The court held that the Act of God defense was clearly inapplicable in this case. The court emphatically stated the underlying principle that permeates most jurisprudence surrounding the use of this defense, “Apex has failed to cite one case which supports its interpretation of the OPA’s Act of God defense as setting forth the tortured bifurcated standard it foists upon the language, emasculating its most salient theme—strict liability for the responsible party.” This singular comment underscores most courts’ reluctance in allowing the Act of God defense to be utilized by a defendant as well as courts’ lack of clarity in suggesting what might qualify as an Act of God.
C. The Clean Water Act
The Clean Water Act also imposes liability for spills. The “Act of God” claim can be a defense to liability. The Clean Water Act was enacted by Congress before both the Oil Pollution Act and CERCLA and uses a different definition for an Act of God, stating that an Act of God is “an act occasioned by an unanticipated grave natural disaster.” Again, only one case—Liberian Poplar Transports, Inc. v. United States—even includes a discussion on the Act of God defense and, as in the previous cases, the court struck down a polluter’s attempt to use the defense.
1. Liberian Poplar Transports, Inc. v. United States
In this case, a transport company, Liberian Poplar, sought reimbursement from the United States under the Clean Water Act (Act), 33 U.S.C. § 1321(i), for costs to clean up oil leaked from a vessel owned by the transport company. The United States sought summary judgment. In regards to the Act of God defense, the transport company contended that the cause of the spill was a storm, claiming it was an Act of God and an exception to liability under the Clean Water Act.
Liberian Poplar Transports, Inc., is the owner of the M/V World Radiance (World Radiance). On November 20, 1989, the World Radiance was transferring oil at the Chevron Hog Island facility in Philadelphia, Pennsylvania. Liberian Poplar alleged that the captain of the World Radiance had “checked the weather conditions on the radio prior to commencing transfer operations and had found no reports of severe weather.” Shortly thereafter, the National Weather Service issued a Severe Thunderstorm Warning that included the area of the Chevron Hog Island facility, but the crew of the World Radiance had not monitored the radio for weather conditions since the transfer began. However, Liberian Poplar contended that the sailor on watch observed no sign of the impending storm until it was immediately upon them.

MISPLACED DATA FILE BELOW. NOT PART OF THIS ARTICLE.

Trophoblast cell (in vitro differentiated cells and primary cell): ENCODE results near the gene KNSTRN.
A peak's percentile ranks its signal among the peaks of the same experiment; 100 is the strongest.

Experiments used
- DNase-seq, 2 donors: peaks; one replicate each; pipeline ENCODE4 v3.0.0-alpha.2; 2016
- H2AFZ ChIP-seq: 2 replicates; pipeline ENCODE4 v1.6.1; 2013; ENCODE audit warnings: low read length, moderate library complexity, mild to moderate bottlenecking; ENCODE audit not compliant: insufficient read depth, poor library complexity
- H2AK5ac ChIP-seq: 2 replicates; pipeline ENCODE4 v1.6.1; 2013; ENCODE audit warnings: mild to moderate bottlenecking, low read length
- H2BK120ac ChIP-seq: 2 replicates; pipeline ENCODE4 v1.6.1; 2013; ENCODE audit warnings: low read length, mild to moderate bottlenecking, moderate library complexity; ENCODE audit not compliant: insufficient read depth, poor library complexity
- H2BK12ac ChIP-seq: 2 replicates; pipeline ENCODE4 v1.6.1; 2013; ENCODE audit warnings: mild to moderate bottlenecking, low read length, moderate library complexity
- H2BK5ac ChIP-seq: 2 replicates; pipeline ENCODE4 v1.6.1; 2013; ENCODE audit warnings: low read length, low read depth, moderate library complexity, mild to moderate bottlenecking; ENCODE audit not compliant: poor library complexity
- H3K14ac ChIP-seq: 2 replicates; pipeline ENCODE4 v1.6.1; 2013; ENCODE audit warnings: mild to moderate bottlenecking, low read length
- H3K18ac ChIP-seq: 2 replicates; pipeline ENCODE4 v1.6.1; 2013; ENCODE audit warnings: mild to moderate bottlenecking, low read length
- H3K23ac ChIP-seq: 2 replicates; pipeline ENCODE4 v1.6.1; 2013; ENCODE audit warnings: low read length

Because of the storm’s sudden onset, the plaintiff maintained that the crew was unaware of the storm until it virtually was upon them and by 9:30 p.m. winds of 40 knots were observed by the National Weather Service. At that time, the winds associated with the storm caused the World Radiance’s mooring lines to part, “pushing the vessel away from the pier,” and “100 barrels of oil were dumped into the Delaware River.” The United States Coast Guard ordered Liberian Poplar to clean up the oil in the Delaware River.
Liberian Poplar contended that “because the storm was not well forecasted, and was not visually foreseeable by the ship’s watch, that the storm was not anticipated.” The court reasoned, however, that the test for determining anticipation, as set out by the statute, is objective. The court, in its analysis, declined to allow the plaintiff to rely on “degrees of anticipation.” Instead, the court pointed out that the plaintiffs were warned, however late, and therefore the storm did not qualify as an Act of God under the Clean Water Act. This was an especially important fact in the court’s reasoning, as the opinion suggests that time related to warning matters little in determining liability under the Clean Water Act. The court’s opinion relies on the fact that there was some warning—regardless of how close in time to the actual event and regardless of how specific. Accordingly, the storm fails to qualify as an Act of God, and Liberian Poplar was prohibited from utilizing this as a defense.